Tomlin On Bunched-Together NFL, Division Entering Week 11: ‘We Don’t Worry About The Joneses’

Who are the top two teams in the NFL right now entering Week 11? Can one definitively say or agree? Does it seem like the NFL has achieved a high level of parity? It certainly seems like it, right? After all, Week 11 of the 2021 regular season starts on Tuesday, and it includes 19 teams with a record of .500 or above. On Tuesday, Pittsburgh Steelers head coach Mike Tomlin was essentially asked how he feels about the seeming parity the NFL has.

The question that Tomlin was asked on Tuesday came from Aditi Kinkhabwala of the NFL Network.

“There are currently 13 teams in the NFL that have either four or five wins,” Kinkhabwala stated to start her question. “That’s never happened in the history of the league. Just globally speaking, when there are this many teams bunched together, when your division itself is so close that no one really seems to be on a run, what is the statement on the game and how do you feel about that?”

Tomlin didn’t take long to get his answer out.

“There is none,” Tomlin said. “It doesn’t change my approach or our approach or our focus. We don’t worry about the Joneses; we take care of the Pittsburgh Steelers. This is a big game because we’re it. And I say that every week and I mean it. As long as you’re taking care of your in-stadium business, very rarely do you have to really look around and wonder what’s going on around you. Over the course of the last month, I, and we, have probably done very little of that because we’ve been taking care of our business. And so that’s where our energy and focus is and should be, preparing ourselves to take care of our business, and that becomes a less important discussion.”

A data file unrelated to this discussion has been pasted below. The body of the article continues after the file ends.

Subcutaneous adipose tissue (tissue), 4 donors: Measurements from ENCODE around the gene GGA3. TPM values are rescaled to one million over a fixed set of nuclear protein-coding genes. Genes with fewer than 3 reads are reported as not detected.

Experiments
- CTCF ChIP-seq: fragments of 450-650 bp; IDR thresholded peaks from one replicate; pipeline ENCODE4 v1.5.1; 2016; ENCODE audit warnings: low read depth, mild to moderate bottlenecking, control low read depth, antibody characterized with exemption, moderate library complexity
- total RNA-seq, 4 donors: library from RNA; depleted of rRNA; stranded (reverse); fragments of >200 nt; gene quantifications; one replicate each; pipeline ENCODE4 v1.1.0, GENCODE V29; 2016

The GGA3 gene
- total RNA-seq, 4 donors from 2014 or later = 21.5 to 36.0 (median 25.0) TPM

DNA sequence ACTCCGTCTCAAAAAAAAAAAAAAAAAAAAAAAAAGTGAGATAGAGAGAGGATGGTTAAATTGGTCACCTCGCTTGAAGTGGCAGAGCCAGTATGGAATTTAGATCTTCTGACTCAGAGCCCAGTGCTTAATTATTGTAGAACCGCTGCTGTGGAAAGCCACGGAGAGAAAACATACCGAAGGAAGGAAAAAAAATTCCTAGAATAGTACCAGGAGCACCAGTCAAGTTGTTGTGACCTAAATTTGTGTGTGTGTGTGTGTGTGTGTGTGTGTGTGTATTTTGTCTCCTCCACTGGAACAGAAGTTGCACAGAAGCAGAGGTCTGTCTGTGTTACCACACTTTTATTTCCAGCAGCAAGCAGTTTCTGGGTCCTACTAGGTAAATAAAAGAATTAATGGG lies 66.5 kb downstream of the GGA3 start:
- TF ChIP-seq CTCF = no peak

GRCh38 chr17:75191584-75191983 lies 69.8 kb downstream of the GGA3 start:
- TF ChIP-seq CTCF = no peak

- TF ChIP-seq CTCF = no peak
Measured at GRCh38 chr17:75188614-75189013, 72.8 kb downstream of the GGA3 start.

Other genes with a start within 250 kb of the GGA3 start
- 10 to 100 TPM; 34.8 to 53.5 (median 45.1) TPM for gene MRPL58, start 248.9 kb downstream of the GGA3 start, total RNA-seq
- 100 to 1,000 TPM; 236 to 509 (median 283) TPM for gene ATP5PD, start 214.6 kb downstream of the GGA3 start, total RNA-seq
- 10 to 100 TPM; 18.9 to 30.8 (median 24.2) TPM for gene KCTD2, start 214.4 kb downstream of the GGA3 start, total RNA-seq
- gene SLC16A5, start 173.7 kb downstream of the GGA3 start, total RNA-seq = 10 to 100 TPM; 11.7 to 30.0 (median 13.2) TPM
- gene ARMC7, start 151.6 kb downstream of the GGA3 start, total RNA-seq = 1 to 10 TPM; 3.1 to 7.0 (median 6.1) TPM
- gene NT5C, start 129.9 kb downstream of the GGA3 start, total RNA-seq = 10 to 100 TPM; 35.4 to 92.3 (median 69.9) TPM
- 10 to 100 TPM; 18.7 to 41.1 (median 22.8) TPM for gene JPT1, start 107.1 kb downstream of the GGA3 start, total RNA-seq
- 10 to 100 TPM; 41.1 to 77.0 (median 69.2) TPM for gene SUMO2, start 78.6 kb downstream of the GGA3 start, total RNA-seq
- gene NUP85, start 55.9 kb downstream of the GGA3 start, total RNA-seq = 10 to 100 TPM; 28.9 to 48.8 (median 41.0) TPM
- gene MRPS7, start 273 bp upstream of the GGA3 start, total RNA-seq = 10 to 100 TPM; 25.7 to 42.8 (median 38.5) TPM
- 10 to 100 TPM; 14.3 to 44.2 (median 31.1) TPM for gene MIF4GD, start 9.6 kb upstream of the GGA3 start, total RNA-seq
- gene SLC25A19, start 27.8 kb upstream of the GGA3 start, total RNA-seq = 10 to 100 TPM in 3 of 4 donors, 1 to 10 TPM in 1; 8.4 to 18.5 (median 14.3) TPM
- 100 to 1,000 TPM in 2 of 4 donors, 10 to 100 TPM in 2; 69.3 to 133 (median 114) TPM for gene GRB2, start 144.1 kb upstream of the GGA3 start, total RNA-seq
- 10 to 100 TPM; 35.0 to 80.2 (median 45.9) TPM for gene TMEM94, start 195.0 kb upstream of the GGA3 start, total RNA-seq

In all honesty, why would Tomlin care about so many teams being bunched together at this point of the season? Sure, he is on the Competition Committee, but that’s just to help with fair play. I mean, why would a head coach care about seeming parity in the NFL right now? The goal is to win every week and not worry about what other teams are doing. If a team wins all 17 of their games, it doesn’t matter what the other 15 teams in their conference do.

Speaking of Tomlin being a member of the NFL’s Competition Committee, he was asked to give his thoughts on overtime periods being just 10 minutes in length on the heels of his team playing in such a game in Week 10 that ultimately ended in a tie. He was asked if he’s happy with the 10-minute length.

“We continually look at things such as that,” Tomlin said. “Those discussions are centered around player safety. We want to have a sufficient enough time to determine a winner while at the same time working to minimize the number of snaps a group could play in the game. Because you’ve got another game waiting on you usually in six or seven days, and that’s the case in the league. And so that’s always the premise of the discussion. And I have nothing that transpired that disputes that discussion, or my position within the discussion, because we were in an overtime game that ended in a tie. I’m not going to be selfish in that way.”

It’s good that Tomlin isn’t going to be selfish in that way. After all, the Steelers had more than enough time to beat the Lions in overtime on Sunday. They couldn’t, however, and the game ended mercifully in a tie.

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